Siblings: the bitter and the sweet
By Dr. Katrina Wood
March 8, 2017

While psychology — in particular psychoanalysis — so frequently focuses on early childhood experiences, it’s surprising to find that relatively little has been written on the subject of siblings.

Lately, however, researchers have found that in many ways one’s siblings have a great impact on a person — in childhood, of course, but also on the direction of later life. How that person views himself and feels about himself.

Whether from a large family or small, the dynamic is similar: Not only does the chronological order of the sibling have an effect on development, but also the siblings’ treatment of one another.

“Sibling rivalry” has many connotations. There are good reasons for that expression to exist. But what is the rivalry all about?

There appear to be fundamental connections with survival. “Is there enough food to go around?” Does the older sibling literally (as in the animal kingdom) push younger siblings from the nest in order to better position himself in the pecking order?

Certainly this aspect surfaces in some extreme cases — in homes where food is scarce. Where parents can barely make ends meet.

Yet the causes of sibling rivalry are far more complex than simply a shortage of food.

When Harry Harlow studied baby monkeys at Goon Park, what he discovered was remarkable. When baby monkeys were caged with a wire mother monkey holding a bottle of milk, the babies did not drink the milk even though it appeared key to their survival.

When baby monkeys were caged with a wire monkey covered in cloth (but with no milk), the baby monkeys clinging to the warmth of the cloth were more likely to thrive, far more than those simply offered milk.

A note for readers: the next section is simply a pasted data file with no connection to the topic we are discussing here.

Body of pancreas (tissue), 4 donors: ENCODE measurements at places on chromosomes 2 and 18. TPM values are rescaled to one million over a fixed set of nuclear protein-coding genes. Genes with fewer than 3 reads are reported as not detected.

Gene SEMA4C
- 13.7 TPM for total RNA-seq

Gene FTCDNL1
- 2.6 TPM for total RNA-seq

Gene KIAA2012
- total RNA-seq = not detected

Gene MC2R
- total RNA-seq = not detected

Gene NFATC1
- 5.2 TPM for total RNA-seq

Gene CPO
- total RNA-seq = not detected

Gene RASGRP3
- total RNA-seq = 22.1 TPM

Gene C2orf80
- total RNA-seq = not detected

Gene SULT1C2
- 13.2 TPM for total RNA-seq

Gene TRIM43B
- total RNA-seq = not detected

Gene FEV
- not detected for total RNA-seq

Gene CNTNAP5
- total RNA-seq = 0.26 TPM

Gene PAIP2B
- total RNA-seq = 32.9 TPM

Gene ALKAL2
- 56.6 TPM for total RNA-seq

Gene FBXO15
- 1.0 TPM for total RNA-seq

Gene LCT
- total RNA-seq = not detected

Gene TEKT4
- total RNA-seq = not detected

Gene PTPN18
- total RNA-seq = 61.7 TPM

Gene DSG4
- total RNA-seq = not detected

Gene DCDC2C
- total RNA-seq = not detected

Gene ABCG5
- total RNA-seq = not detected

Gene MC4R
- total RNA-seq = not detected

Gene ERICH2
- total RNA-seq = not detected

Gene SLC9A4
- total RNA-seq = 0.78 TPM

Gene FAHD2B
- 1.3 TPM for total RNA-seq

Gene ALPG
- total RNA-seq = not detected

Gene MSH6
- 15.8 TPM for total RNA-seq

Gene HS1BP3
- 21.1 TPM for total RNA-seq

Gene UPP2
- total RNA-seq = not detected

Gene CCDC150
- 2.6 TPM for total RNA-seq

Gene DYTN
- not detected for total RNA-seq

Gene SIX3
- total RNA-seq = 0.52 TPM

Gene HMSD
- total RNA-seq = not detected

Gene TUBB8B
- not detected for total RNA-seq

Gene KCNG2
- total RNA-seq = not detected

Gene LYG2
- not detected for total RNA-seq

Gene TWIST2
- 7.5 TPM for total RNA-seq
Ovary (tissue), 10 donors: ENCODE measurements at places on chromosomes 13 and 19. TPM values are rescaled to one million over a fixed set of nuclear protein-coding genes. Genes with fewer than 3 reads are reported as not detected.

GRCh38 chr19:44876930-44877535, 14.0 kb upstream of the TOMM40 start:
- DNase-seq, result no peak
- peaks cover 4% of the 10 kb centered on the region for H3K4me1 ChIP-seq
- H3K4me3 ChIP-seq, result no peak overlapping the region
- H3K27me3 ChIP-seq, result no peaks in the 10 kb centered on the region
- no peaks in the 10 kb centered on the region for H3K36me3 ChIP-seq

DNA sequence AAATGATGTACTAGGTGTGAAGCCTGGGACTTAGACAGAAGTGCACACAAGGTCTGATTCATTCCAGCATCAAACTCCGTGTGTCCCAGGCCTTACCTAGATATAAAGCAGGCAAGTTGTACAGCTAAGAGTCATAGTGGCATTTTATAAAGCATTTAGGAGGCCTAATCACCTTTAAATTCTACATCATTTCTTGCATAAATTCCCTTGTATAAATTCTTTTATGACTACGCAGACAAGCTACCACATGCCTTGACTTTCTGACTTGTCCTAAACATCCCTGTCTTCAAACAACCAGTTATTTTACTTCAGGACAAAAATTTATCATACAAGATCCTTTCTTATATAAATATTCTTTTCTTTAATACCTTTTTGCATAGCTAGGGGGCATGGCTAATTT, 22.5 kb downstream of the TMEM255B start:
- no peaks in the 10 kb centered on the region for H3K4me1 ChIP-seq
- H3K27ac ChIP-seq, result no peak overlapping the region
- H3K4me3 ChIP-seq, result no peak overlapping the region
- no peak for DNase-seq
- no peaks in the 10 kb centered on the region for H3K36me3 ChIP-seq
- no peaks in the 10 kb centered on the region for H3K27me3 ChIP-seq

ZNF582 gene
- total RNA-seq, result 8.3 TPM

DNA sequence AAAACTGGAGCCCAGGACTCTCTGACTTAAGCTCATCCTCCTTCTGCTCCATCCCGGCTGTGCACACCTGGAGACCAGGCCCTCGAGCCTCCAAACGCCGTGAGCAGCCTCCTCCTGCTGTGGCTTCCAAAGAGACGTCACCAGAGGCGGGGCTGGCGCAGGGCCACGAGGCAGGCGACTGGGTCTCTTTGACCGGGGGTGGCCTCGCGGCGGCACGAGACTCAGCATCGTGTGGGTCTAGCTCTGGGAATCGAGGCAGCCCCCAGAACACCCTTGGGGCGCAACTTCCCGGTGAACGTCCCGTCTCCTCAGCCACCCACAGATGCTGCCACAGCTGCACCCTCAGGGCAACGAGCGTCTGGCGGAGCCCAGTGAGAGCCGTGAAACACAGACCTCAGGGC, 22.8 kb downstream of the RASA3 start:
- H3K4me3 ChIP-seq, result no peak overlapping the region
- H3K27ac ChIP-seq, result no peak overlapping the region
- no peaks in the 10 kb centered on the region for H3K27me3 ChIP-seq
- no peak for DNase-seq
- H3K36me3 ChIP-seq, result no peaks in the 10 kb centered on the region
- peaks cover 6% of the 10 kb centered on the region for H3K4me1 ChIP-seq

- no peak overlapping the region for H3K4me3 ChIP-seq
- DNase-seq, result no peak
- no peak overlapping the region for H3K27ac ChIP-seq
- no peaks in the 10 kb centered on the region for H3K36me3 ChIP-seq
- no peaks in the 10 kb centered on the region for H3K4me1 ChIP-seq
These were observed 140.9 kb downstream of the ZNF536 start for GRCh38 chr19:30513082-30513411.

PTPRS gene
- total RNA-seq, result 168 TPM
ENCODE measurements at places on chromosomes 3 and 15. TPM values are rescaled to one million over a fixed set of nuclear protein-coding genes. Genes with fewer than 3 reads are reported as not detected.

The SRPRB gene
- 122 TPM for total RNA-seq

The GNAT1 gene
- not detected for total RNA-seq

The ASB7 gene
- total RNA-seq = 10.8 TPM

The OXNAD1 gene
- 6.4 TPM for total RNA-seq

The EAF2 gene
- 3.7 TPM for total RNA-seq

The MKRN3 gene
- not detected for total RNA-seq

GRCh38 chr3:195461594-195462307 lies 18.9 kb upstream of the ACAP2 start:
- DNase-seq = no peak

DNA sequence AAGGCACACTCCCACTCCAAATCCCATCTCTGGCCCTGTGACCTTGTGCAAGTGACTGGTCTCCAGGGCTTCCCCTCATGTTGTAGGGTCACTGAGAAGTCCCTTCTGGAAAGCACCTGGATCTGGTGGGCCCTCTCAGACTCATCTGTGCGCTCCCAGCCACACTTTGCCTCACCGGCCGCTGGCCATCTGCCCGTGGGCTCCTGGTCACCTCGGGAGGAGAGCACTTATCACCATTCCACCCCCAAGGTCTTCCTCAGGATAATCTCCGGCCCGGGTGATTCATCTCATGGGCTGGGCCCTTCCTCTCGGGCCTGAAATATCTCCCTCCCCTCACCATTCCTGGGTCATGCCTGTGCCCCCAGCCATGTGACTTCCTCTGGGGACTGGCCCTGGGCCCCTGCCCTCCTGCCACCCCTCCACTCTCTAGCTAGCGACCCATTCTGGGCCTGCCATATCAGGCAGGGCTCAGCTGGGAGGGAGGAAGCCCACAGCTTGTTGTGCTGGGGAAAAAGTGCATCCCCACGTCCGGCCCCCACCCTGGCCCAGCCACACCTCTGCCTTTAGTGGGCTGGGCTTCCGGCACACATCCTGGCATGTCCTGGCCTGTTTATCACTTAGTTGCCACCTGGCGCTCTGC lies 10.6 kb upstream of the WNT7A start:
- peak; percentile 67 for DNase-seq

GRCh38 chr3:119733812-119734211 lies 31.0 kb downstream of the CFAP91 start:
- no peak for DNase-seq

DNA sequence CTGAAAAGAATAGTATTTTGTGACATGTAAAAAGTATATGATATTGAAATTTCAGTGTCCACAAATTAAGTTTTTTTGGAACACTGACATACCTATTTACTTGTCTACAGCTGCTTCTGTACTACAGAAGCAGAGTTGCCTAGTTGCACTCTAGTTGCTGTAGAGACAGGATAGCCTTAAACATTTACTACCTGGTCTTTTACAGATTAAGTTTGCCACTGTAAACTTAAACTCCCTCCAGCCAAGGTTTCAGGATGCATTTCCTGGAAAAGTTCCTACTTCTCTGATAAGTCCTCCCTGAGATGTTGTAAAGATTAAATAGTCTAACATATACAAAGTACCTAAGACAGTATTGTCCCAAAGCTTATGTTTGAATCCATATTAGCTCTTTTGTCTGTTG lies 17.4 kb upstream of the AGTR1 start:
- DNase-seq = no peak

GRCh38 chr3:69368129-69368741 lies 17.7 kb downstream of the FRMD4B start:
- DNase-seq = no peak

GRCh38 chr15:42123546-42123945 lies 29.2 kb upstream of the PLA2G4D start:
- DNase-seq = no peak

What was recognized at that time was the far-reaching effects of comfort and warmth in producing stability and safety.

In homes where comfort and empathy are lacking, siblings are more likely to turn on once another — even though they’re ignorant of the emotional void in their environment.

When a child goes to a parent for a hug or cries to be held and that parent shuns the child, for whatever reason, that rejection for a child can be literally life-threatening. Unless the child receives this comfort from another source, the dangers are untold over time.

When siblings turn on one another, it also may be that emotional deprivation is the cause. Unless this dynamic is identified and rectified, siblings will compete in other aspects of life in an effort to compensate for this basic deficit.

The danger also lies in verbal assaults and shaming roles: Scapegoating the more sensitive of the siblings as “cry babies” who are weaker than the others.

The illusion of the preferred child: You were mom’s favorite, or dad loved you best. Whatever may be heard along these lines creates its own burdens and misnomers that persist through the years.

So-called preferred children also amass an inordinate burden of trying to “please” — never really experiencing their true selves until they find the strength to rebel.

The way back: Unless the light of empathic awareness is shared between siblings, they may become estranged for a lifetime. The core losses and unmet longings of their mutual lives must be brought forward, shared and understood. For adults carrying the burden of unexpressed pain and loneliness from their childhoods, sometimes only a sibling can bring true relief.

Only siblings know what really happened in their homes. Only siblings were on the front lines and remain able to bear witness to the pain and suffering.

Siblings can heal one another in miraculous ways.